Joe: Yeah… I write all the music. I write all the drum parts as well. I mean that’s why we have worked in this. Because I would write them all in the studio and I didn’t want to make live. I wanted the drummer and I needed a violin player and another drummer. That would mean the whole orchestra. So, track titles, I have lost the question…


Selda: So you compose the songs and after listening…

Joe: Yeah, I compose the song and then try to sum up how it feels to me in single words. All of the words have double meanings as well. I am very glad to hear that it’s understandable and works for you.

Jamie Graham. Photo: Emre Yürüktümen

Emre: Beer?

Selda: You are in search of creating cinematic sounds and everything is cinematographic. You use visual stuff to promote it at the shows. How does it make you feel to create such a dreamlike athmosphere while playing on stage?

Joe: When we have a good crowd like tonight, it’s amazing. It feels, that’s quite personal I think for all of us. But the reaction between us and the crowd is what it’s all about. When they like it, we have an amazing time.

Selda: It is kind of spontaneous then.

Joe: Yeah, everything about music is very structured. Sort of planned. Set and it’s done. So it’s really down to the way we play at night. That makes it different every time. It’s the crowd that make us play differently.

Selda: The next question is about your videos. You don’t have official videos. It’s a bit strange to come accross any video of yours on the internet or anywhere we searched for. Are you planning to have a video of your own?

Joe: Yes. We’d like to do a film. Last year we did part of a film and it was an amazing experience. So when we play live, sometimes we visuals and they are designed to be more cinematic.

Selda: Tonight you didn’t use it?

Joe: Yeah, tonight we didn’t use it.

Selda: Why?

Joe: Because it’s so expensive to get it here. In a nutshell. That’s the truth.

Emre: That’s acceptable!

Joe: But yeah, we are hoping to do some more film stuff… Next year I think.

Selda: You will be on the road during March and April. Too many concerts accross the Europe. How does it make you feel to be so very demanded?

Joe: So far, it’s nice. We will see how tiring that is. If we will fall out and fight, that would be sad. But I think, it will be very enjoyable. If each concert is just like tonight, yeah…

Selda: It’s a cliche time now. We know you have lots of side projects and solo works. What are your upcoming projects? Do you have any soundtrack projects?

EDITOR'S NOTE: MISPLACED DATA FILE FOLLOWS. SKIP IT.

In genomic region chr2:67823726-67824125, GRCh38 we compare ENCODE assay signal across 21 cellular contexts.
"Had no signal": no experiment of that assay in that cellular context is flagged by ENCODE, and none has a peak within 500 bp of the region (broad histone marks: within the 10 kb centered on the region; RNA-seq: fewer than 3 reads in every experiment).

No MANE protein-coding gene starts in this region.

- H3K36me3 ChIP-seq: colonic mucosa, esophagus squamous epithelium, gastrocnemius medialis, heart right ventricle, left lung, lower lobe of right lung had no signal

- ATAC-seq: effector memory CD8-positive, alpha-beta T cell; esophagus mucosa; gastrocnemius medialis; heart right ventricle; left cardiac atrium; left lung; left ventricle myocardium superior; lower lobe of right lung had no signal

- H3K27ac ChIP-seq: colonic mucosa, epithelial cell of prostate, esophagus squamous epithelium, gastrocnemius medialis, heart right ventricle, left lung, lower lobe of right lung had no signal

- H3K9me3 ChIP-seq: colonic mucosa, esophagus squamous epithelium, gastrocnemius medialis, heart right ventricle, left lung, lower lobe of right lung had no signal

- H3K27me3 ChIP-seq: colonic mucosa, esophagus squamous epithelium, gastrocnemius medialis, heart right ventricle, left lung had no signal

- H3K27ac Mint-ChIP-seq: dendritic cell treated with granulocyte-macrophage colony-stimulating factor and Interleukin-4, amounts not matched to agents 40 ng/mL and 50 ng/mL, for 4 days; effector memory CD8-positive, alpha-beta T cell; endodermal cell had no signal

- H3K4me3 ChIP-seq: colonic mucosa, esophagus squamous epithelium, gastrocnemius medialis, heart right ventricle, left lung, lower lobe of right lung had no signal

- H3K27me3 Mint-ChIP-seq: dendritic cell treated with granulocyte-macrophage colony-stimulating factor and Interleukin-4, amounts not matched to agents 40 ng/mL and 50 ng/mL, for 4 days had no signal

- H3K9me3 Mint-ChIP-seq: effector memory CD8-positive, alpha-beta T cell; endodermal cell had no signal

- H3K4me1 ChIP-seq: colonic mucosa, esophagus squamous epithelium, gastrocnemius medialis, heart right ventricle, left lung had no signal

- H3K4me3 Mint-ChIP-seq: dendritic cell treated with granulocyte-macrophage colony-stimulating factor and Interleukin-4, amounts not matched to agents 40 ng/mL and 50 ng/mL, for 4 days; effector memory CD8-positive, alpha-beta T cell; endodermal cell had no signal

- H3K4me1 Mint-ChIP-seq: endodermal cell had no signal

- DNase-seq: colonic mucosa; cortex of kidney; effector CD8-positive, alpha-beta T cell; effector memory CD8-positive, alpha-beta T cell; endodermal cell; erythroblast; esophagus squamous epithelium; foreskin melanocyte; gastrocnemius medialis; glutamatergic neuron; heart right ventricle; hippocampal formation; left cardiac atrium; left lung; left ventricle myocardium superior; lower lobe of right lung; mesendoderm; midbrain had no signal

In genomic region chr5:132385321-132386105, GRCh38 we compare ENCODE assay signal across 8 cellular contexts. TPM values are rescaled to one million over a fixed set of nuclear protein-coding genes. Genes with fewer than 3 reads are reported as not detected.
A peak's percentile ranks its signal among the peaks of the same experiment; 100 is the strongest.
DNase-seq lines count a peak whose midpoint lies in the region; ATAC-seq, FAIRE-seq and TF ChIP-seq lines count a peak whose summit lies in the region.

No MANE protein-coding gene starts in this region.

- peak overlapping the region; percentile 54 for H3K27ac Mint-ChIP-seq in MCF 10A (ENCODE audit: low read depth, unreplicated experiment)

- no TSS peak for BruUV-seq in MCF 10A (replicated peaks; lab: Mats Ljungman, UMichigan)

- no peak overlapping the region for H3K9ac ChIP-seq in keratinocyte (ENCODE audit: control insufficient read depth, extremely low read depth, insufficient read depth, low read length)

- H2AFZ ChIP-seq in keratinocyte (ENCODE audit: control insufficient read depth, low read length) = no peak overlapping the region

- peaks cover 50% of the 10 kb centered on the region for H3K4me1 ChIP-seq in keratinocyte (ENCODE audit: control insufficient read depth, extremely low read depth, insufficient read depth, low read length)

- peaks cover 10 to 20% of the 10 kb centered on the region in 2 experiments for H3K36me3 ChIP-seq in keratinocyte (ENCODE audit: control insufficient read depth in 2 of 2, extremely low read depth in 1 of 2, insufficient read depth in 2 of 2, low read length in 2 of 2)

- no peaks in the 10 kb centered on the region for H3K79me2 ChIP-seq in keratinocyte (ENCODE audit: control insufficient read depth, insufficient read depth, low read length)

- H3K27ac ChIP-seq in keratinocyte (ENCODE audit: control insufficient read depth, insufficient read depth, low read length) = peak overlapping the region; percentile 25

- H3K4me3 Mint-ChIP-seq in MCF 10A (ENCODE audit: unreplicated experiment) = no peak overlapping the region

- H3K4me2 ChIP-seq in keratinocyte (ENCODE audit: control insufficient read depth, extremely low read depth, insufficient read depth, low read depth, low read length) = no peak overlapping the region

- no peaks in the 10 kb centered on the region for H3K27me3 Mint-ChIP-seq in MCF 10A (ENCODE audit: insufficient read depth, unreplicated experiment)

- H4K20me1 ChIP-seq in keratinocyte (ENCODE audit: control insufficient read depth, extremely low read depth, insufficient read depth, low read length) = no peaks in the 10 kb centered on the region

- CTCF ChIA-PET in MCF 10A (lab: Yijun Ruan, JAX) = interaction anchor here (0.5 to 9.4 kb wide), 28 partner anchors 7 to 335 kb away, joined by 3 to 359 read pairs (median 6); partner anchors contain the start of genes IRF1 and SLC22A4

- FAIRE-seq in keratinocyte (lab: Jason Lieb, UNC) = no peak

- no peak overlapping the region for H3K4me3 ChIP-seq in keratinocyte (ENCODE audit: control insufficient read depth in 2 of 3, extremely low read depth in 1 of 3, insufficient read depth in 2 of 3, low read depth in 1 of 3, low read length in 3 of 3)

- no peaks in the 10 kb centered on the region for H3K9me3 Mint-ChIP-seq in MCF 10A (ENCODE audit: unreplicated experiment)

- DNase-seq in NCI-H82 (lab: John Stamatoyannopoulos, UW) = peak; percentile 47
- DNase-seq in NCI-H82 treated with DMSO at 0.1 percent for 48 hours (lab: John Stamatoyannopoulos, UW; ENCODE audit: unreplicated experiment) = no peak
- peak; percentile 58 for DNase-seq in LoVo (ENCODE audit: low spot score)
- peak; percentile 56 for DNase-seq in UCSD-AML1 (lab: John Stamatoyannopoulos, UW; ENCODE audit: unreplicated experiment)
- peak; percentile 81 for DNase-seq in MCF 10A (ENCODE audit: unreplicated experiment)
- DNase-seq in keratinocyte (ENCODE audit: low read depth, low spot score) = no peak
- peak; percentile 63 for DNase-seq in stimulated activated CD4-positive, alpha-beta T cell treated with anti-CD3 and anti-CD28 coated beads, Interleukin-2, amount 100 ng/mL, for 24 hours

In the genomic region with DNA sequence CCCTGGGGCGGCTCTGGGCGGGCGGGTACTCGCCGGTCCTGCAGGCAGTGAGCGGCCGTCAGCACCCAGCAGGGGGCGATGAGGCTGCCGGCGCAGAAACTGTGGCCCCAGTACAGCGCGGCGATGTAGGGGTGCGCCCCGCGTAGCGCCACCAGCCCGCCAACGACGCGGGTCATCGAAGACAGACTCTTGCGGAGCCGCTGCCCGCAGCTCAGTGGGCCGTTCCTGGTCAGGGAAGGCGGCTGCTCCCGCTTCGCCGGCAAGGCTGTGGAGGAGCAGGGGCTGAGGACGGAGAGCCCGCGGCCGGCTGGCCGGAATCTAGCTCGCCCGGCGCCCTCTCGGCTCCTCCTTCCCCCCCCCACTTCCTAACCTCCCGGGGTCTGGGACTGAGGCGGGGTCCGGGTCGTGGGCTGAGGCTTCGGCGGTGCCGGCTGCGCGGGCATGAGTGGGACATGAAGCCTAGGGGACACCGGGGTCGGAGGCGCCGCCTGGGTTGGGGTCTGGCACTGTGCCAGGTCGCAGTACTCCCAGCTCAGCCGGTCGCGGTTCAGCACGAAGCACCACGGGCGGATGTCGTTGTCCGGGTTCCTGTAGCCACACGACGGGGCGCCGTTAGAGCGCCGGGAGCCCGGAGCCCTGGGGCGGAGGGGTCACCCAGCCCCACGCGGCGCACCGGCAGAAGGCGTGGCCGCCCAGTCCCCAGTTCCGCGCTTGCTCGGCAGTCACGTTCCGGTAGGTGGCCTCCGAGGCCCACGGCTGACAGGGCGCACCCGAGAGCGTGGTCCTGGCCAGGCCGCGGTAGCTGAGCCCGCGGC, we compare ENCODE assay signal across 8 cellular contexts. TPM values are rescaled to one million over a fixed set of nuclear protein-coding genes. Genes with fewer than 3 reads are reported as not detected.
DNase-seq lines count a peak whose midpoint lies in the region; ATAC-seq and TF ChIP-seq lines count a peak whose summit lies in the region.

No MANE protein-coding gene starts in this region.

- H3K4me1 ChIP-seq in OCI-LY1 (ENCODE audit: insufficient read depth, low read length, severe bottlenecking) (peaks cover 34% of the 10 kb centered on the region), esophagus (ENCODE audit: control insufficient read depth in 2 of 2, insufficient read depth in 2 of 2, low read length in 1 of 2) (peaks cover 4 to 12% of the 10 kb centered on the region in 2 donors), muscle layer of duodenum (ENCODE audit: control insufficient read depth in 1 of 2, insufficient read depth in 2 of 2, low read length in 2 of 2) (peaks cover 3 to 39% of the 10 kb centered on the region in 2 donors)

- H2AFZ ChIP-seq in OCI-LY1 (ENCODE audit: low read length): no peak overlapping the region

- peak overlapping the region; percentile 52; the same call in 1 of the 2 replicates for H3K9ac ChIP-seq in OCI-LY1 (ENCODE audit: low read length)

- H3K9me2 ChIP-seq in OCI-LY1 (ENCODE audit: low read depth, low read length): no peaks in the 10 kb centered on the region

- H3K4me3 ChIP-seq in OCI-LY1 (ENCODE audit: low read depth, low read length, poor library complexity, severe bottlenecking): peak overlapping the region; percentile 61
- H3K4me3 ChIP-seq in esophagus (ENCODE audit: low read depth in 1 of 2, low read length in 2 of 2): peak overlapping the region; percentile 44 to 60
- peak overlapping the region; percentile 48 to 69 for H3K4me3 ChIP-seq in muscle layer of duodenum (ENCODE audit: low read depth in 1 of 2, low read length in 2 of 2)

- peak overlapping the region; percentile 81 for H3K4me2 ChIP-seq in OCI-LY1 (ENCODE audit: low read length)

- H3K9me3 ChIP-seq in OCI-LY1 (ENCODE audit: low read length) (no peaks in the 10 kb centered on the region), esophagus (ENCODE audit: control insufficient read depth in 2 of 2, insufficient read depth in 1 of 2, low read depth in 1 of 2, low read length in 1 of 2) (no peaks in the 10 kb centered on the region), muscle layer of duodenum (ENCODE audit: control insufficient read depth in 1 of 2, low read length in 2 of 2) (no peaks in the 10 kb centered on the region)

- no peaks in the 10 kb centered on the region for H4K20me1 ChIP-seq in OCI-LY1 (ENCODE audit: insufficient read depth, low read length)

Joe: Ahh… Well, I’ve got a few things. I’m working on some Balcan dubstep which will be all sort of like Bosnian, Serbian style brass with heavy dubstep beats. It would be me and another guy. He play trompet. It will be something live, making beats. Also I’m working on the next Hidden Orchestra album this year and hoping for November. But don’t make any promises.

Emre: You said November, I’ll remember this!


I wanted to finish the second album before we released the first one. Traditionally, it’s difficult for second album. So, It’s also ready. Mostly finished. Yeah, I’d like to work hard.

Selda: Let’s talk about a bit of Turkey. So far, what is the impression on you?

Joe: I’ve never been to Turkey before. I mean this far-east before. Istanbul is not what I expected. It’s a a lot bigger. It’s huge. And the people are really really nice. There’s these little winding streets. People are eating late, drinking. Great venues and it’s great yeah. We only arrived today.  We are staying tomorrow as well. Just to see İstanbul. Do you have any suggestions? Anywhere we should definitely go?

Emre: You are in the centre of our first suggestions actually!

Selda: The last question is about Turkish music. Do you know anything about Turkish music, especially Turkish jazz music?

Joe: I don’t know much about Turkish jazz music I’m afraid. The thing about Turkey for us is symbols obviously. Aside from that I don’t know a lot of Turkish music. Particularly contemporary Turkish music. But I’m afraid. (Laughs…)

Emre: You don’t miss too much!


Joe: Do you have any recommendations?

Emre: You don’t miss much these days, really. Let’s stop it!

Joe: If you say so…


Selda: Thank you for this opportunity. We really appreciate it.

Joe: Nice to meet you too.


Interview with: Joe Acheson (Bass guitar) at Babylon Stage, Istanbul

Hidden Orchestra: Official site, Myspace

3 Yorum var! : “Interview: Hidden Orchestra”
  1. Ivaylo diyor ki:

    Come to Bulgaria too!

  2. Pablo diyor ki:

    Hi friends: Tonight 21hs  (spanish tome) live audio streaming: Hidden Orchestra in Barcelona